Windsor Framework: Logistics UK refuses to share details of opinion poll about attitudes towards post Brexit trade deal

​One of the UK's major business lobby groups is refusing to share details of an opinion poll about attitudes towards the Windsor Framework.
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Logistics UK has divulged only snippets of the survey results to the News Letter – one of which suggests that well over half of Great Britain shipping businesses do not intend to re-establish a trading relationship with Northern Ireland.

It has also declined to address particular points raised by two figures in the Northern Irish haulage industry concerning the red tape which will persist even under the revised protocol arrangements of the Windsor Framework.

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The story begins on March 31, when the News Letter contacted Logistics UK seeking a response to comments from two haulage businessmen: Peter Summerton of refrigerated freight firm McCulla, and Paul Jackson of transport consultancy Palyn. The pair had starkly criticised the proposed arrangements at Northern Irish ports under the Windsor Framework, unveiled with much fanfare a month before by Rishi Sunak as a tonic to the existing border checks of the Protocol.

Logistics UK, where Nicola Mallon is head of Trade and Devolved Policy, claimed “strong support” for the revised protocol but won’t give detailsLogistics UK, where Nicola Mallon is head of Trade and Devolved Policy, claimed “strong support” for the revised protocol but won’t give details
Logistics UK, where Nicola Mallon is head of Trade and Devolved Policy, claimed “strong support” for the revised protocol but won’t give details

When the framework was unveiled, the former SDLP MLA and Stormont minister Nicola Mallon, who is now head of Trade and Devolved Policy at Logistics UK, issued a statement saying the group had been “at the forefront of discussions surrounding the NI Protocol” and welcoming the fact that UK-EU agreement had been reached.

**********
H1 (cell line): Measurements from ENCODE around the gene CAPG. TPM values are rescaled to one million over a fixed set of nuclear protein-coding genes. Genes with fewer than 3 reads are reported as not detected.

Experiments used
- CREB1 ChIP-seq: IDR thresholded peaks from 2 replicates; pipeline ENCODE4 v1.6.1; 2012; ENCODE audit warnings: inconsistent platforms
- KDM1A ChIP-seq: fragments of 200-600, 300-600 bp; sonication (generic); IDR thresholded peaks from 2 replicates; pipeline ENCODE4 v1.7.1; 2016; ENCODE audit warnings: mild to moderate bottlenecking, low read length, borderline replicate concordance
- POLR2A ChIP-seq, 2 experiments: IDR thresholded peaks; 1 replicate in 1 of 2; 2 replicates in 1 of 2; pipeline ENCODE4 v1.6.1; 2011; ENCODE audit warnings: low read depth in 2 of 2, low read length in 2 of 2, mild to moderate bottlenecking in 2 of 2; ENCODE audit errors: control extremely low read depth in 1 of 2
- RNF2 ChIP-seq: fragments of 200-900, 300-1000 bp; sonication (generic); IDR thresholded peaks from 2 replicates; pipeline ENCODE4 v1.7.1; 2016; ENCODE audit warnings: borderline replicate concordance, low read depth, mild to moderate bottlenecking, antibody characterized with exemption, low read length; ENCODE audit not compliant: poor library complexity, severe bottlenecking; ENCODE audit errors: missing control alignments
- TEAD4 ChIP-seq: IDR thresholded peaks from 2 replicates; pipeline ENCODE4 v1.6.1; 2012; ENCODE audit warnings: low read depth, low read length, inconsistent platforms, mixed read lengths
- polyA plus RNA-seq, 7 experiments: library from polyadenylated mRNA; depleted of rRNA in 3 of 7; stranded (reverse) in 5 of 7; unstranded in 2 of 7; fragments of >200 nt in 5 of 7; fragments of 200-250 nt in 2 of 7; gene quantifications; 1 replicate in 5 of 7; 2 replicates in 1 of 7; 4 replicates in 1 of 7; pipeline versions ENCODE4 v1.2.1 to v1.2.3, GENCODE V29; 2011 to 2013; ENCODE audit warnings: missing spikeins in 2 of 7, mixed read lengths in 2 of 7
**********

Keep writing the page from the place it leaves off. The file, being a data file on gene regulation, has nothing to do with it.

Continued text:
But Mr Jackson and Mr Summerton argued that – as the former put it – “the Windsor Framework simply does not remove the Irish Sea trade border, it reinforces it”.

Their comments contrasted with the “strong support” for the deal which Logistics UK said existed among haulage firms.

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In response, Logistics NI said: “Following the Windsor Framework announcement, Logistics UK and its member businesses remain cautiously optimistic regarding the opportunities it could provide. Logistics UK has since surveyed around 100 member businesses, with 79% of those welcoming the certainty the new trading agreement will bring for their businesses.

"While there is still much to be confirmed regarding the simplicity and stability of ongoing trade opportunities between NI and GB, 40% of businesses surveyed in GB confirmed their intention to re-establish trading links with NI.”

However, the News Letter queried this last figure, saying that – if anything – it undermines Logistics UK's own case, because it suggests that the remaining 60% of firms surveyed do not intend to “re-establish trading links with NI”.

Logistics UK was asked “what percent have specifically said that they won't re-establish links?”

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“That wasn’t a question we asked, so I’m afraid we can’t comment,” was the response.

So can the News Letter see the actual survey data? “Sorry, Adam, but no. The data we have released is all we are prepared to share,” said Logistics UK.

On what basis is Logistics UK not sharing the full survey results (and its methodology)? It was put to Logistics NI that it is unusual to withhold this.

“We have provided you with the information our members are happy with sharing in the public domain,” was Logistics UK's reply.

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In his piece for the News Letter at the end of March about how the Windsor Framework will actually function, transport consultant Mr Jackson said: “Now all EU customs formalities and health certification will have to completed before entering NI, whereas some of it was done after entry under the protocol (supplementary declaration).

“This will all help to cause an irreversible fracture to trade… Goods which are not destined to go directly to an end consumer in Northern Ireland, such as wholesale supplies of timber or roof tiles for a building merchant, will be ‘red laned’ at Northern Irish ports and treated as if they are destined for the European Union, with full EU duties and tariffs having to be fulfilled before they enter the Province.”

Mr Summerton, meanwhile, had said “even in the badly named ‘green lane’ 100% of electronic documentary checks will remain and there will be identity and physical checks on goods”.